August 2011: I happily found myself at the tasting bar at St. Innocent, a stellar winery situated in the Eola-Amity Hills AVA of Oregon's premier landscape, the Willamette Valley. Oregon vintners specialize in truly remarkable, nay, gasp-worthy pinot noir, and from what I understand, they also make great pinot gris but I usually don't taste them (most wineries in Oregon charge for wine tastings, so I stick to the pinot noir, of course). Sidled up next to us at the cozy tasting bar at St. Innocent was a viticulture professor from a university in Minnesota. I casually mentioned to him that I live in Missouri, and he immediately stepped back a couple of paces: "Missouri wineries produce the best Voignier-style wine in America, their Vignoles tops every other attempt at Voignier in the country." Yes, well, they're nice, I've tried them, but I don't drink them, so...I can't really compare them to other states, etc., I mumbled. I trusted his judgement, especially noting how many multiple cases of St. Innocent's Reserve 08 Pinot Noir and Pinot Gris he was purchasing on an educator's budget. (Alas, on my salary I could only afford one bottle at St. Innocent, and it's the Estate, not even the Reserve bottling.)

So, while I only drink a tasting's worth of most Missouri white wines, I contend that there are some very nice ones out there, with Traminette being the most highly variable among wineries. Traminette is reminiscent of Gewurtztraminer, complete with a customarily floral nose, some of a buttery finish (sometimes, but not always). I tend to always taste Missouri Traminettes as they tend to be the most interesting of the whites. Chardonels are usually very well made in Missouri, along with Seyval Blanc. Because I haven't had a full glass of a cold white wine since the last time I was in Italy, I really can't offer tasting notes. I can tell from the tastings that most wineries in Missouri produce nice whites, however.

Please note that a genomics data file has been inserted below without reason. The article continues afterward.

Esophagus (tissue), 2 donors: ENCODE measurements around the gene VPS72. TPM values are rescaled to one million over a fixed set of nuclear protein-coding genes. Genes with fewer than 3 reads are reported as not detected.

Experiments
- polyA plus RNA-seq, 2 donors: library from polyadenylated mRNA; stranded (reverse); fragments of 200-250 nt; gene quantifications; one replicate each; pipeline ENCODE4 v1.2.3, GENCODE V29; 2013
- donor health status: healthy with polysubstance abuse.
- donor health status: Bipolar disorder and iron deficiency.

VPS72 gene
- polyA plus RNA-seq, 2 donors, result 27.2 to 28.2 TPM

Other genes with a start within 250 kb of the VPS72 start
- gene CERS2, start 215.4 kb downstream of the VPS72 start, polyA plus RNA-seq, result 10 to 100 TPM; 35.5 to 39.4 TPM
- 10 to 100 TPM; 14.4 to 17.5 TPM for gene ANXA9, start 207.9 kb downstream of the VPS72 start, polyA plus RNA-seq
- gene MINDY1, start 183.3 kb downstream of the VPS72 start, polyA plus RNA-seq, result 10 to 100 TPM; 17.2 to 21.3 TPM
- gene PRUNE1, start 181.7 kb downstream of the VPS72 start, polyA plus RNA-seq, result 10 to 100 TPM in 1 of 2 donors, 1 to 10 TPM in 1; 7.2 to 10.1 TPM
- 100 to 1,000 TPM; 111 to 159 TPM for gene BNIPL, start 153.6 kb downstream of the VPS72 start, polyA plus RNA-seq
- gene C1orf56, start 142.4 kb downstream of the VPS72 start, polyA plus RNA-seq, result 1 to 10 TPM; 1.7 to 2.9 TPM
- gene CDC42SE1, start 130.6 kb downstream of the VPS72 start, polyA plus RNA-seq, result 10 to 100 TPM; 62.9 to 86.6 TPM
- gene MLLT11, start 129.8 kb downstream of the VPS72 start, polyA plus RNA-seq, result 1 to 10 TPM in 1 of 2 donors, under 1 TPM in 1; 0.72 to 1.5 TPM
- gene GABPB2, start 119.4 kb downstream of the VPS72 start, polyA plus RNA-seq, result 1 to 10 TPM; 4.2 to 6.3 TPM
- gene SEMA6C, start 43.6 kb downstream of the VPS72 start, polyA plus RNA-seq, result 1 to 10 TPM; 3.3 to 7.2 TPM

I placed the '10 Seyval Blanc in my refrigerator a couple of days ago in anticipation of opening it alongside a July 4th dinner of sweet corn from north Missouri and a caprese salad sandwich made with awesome heirloom tomatoes and basil from the yard. I took it out, the bottle all beaded in sweat, and I never opened it. I'll never drink a whole bottle of a white wine, so I'll keep it cool until that rare occasion when I have a houseguest who "cannot possibly" drink a room temperature dry red while in my unairconditioned house. Anyway, Missouri Vignoles is highly regarded, and the other whites produced here have much more character than the plonk coming out of bulk wine producers worldwide. It's summer, the time of year when the Romans drink whites. Try some of Missouri's.

2 comments:

Travis said...

for some reason, i think all traminettes taste like soap.

In the summer, i love mixing dry red wine with anything fizzy and citrusy, toss in some ice cubes to keep the whole thing cold. violates every wine "rule" out there, but it tastes very refreshing and keeps me hydrated!

Allison Vaughn said...

That's how the Japanese tourists in New Orleans would drink French reds in the summer: add 7Up and ice cubes. i've never tried it, but with the average temperature in my house hovering around 90 degrees at night, it may not be a bad idea!